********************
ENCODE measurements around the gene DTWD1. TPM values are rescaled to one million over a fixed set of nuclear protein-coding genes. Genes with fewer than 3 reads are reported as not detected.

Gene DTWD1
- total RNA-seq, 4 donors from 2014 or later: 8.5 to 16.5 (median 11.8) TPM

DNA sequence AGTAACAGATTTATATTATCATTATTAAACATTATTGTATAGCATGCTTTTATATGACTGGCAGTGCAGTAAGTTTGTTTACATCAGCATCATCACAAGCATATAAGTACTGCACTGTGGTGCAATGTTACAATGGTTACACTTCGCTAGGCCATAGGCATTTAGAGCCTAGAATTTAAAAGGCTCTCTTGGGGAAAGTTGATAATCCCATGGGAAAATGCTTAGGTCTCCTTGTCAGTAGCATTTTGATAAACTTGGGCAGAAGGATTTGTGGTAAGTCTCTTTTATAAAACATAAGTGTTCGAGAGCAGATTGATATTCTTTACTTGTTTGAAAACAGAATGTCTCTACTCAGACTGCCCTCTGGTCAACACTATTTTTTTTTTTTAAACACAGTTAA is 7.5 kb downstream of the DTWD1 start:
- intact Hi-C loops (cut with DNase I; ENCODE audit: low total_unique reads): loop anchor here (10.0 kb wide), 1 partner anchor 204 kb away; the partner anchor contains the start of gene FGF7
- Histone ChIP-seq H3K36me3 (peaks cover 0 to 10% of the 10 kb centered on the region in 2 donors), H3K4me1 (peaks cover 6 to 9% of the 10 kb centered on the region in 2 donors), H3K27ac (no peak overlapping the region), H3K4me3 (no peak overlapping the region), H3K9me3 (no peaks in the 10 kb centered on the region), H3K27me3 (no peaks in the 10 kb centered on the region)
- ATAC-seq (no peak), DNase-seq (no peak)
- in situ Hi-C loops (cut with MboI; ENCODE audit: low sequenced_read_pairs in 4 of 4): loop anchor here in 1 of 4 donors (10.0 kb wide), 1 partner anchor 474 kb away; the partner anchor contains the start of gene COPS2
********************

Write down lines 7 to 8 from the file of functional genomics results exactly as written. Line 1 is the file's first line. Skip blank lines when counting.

- ATAC-seq (no peak), DNase-seq (no peak)
- in situ Hi-C loops (cut with MboI; ENCODE audit: low sequenced_read_pairs in 4 of 4): loop anchor here in 1 of 4 donors (10.0 kb wide), 1 partner anchor 474 kb away; the partner anchor contains the start of gene COPS2